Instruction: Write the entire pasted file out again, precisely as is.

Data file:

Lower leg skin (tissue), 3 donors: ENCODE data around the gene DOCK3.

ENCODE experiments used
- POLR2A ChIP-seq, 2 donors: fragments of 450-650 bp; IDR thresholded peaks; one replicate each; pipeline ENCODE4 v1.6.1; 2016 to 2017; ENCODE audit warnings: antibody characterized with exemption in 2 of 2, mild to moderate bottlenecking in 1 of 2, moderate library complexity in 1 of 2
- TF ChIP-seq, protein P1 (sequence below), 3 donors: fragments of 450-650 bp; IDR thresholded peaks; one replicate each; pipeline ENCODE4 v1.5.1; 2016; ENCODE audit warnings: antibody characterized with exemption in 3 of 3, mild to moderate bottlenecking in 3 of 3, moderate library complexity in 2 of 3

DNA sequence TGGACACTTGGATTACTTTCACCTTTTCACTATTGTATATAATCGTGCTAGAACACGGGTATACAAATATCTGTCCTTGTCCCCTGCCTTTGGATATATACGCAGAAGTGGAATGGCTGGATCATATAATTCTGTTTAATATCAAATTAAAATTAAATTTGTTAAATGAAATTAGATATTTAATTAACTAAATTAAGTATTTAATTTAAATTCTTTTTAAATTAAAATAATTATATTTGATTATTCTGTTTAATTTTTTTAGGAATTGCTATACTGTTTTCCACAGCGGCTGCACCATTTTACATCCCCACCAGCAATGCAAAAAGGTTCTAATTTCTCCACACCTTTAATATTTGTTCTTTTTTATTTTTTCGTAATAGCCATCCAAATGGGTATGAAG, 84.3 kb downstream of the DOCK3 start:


Lower leg skin (tissue), 3 donors: ENCODE data around the gene DOCK3.

ENCODE experiments used
- POLR2A ChIP-seq, 2 donors: fragments of 450-650 bp; IDR thresholded peaks; one replicate each; pipeline ENCODE4 v1.6.1; 2016 to 2017; ENCODE audit warnings: antibody characterized with exemption in 2 of 2, mild to moderate bottlenecking in 1 of 2, moderate library complexity in 1 of 2
- TF ChIP-seq, protein P1 (sequence below), 3 donors: fragments of 450-650 bp; IDR thresholded peaks; one replicate each; pipeline ENCODE4 v1.5.1; 2016; ENCODE audit warnings: antibody characterized with exemption in 3 of 3, mild to moderate bottlenecking in 3 of 3, moderate library complexity in 2 of 3

DNA sequence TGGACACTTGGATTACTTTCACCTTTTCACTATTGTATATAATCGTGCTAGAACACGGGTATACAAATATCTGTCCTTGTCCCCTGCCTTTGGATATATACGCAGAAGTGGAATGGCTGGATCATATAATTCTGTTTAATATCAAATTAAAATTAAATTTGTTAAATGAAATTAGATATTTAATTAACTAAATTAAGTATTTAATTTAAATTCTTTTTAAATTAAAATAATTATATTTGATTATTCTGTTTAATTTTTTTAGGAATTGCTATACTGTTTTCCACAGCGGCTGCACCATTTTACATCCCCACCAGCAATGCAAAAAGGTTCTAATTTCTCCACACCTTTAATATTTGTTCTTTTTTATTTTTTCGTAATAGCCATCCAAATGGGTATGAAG, 84.3 kb downstream of the DOCK3 start: